While nothing will ever replace them, classic sci-fi
schlock like Plan 9 from Outer Space has probably inspired more modern cinema and
video games than true classics like Earth vs. the Flying Saucers. The parodies
are constant, and Destroy All Humans runs with just that. It's been regarded as Grand
Theft Auto with an alien, and it's hard to find a better description.
Players take control of a dying alien race (they have no
genitalia), and they need Earth people so they can expand their cloning operations. It's
with this set up that gamers wreak havoc on a hilariously ignorant towns people, concerned
more with communism and radiation than any alien threat. From a third person perspective,
Krypto unleashes hell, snapping brain stems (complete with green goop) from unsuspecting
victims to seal away their DNA.
The basic mission structure sets up well, dropping the little gray alien into 1950s
suburbia where his actions commence. He has multiple items to do his bidding, and plenty
more become available as time moves on. From a wide variety of guns (including a perfect
vaporizing ray, a homage to George Pal's 1953 version of War of the Worlds) to
telepathic powers used to manipulate his environment, there's never a dull moment.
With a well set-up and easy to master control scheme in use, you're never lost as to what
offensive maneuvers are needed. While basic defense is as always just strafing, the more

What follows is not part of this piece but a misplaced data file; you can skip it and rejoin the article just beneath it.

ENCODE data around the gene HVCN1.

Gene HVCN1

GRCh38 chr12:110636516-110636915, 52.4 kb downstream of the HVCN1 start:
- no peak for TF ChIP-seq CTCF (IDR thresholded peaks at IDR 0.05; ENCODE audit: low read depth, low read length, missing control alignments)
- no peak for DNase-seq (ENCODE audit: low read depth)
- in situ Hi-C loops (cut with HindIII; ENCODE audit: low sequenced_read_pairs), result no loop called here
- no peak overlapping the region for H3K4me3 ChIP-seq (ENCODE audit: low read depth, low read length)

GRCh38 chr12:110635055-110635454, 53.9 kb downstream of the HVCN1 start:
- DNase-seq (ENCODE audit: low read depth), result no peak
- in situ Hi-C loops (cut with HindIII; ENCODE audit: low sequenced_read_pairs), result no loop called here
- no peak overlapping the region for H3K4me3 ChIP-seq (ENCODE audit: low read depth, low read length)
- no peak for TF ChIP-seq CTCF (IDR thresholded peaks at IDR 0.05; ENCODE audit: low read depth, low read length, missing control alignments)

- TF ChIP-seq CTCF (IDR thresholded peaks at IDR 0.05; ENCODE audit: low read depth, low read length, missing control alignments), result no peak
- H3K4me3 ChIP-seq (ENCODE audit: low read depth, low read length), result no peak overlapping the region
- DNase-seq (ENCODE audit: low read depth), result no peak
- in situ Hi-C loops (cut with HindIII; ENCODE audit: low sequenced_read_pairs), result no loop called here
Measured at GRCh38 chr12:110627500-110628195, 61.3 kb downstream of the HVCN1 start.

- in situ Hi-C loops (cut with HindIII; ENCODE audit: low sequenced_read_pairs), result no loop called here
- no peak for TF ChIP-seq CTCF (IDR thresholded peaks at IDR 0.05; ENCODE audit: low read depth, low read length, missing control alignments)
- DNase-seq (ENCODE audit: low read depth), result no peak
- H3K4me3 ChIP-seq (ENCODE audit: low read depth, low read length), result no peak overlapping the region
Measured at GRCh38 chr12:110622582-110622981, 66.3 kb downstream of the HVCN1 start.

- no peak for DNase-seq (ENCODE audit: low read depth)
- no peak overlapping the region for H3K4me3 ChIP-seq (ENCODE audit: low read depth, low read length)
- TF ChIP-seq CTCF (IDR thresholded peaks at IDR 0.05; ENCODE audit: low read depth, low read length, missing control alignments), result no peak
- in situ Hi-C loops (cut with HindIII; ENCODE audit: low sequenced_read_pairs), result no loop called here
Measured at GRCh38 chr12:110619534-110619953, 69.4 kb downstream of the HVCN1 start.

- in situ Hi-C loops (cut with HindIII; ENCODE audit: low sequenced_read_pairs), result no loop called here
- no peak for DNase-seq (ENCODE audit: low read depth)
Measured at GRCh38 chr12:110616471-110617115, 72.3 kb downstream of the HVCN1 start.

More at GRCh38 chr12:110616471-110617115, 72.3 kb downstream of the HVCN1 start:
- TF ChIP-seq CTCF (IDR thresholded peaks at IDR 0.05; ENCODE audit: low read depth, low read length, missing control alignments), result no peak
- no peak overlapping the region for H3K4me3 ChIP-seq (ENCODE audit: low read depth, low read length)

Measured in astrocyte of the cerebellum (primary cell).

damage you cause (and the more authorities are alerted to your presence), the bigger the
battle. At the worst, government agents begin using your own weapons against you.
When that happens and the opportunity permits, hop into your UFO
and blow up everything. Tanks, mobile missile launchers, and hicks with shotguns will all
try to take you down. The early going doesn't provide much outside basic ray firing, but
when the ship's repertoire increases, so does the fun factor. That's because of a slow
learning curve that eases players into the game instead of overwhelming them in the first
Once the main missions are complete, you're free to roam about, telepathically
controlling, throwing, and duplicating people at your will. If that's too boring, sap out
some brain stems for DNA (also used as cash for bigger weapons) or wander around looking
for side missions. There's plenty to do, though some of the stages repeat too many times.
There are graphical issues that are more than enough to knock it down a notch. Draw-in is
aggravating, especially when you land to find a group of agents waiting to sap your
limited life away. They popped up on screen mere moments before you landed. It's worse in
the UFO, though the ground fight is impacted too. It's an otherwise great package, filled
with textures that mimic the overblown airbrushed movie posters from the era, plenty of
town life, and fantastic particle effects.
There's little doubt the soundtrack could use some more
orchestration, as the repetitive "eerie UFO" theme is aggravating. Making up for
that is great voice work that adds to the kitschy feel, family friendly fare, and
rebellious Elvis fans the decade will be known for. Krypto himself spouts off a few puns
as he lays waste, and opening conversation with the cow is enough to begin the game right.
It's obvious the designers know the era they're working with and the films. During one
mission, you can actually "watch" a sequence from Plan 9 playing at the
drive in, while taking a break from the action. That or you can continue on your path to
worldwide destruction while everyone else sits through one of the best bad movies ever
made. It's not total freedom and the mission structure is linear, but there's enough
entertainment value to keep you playing without feeling restricted completely.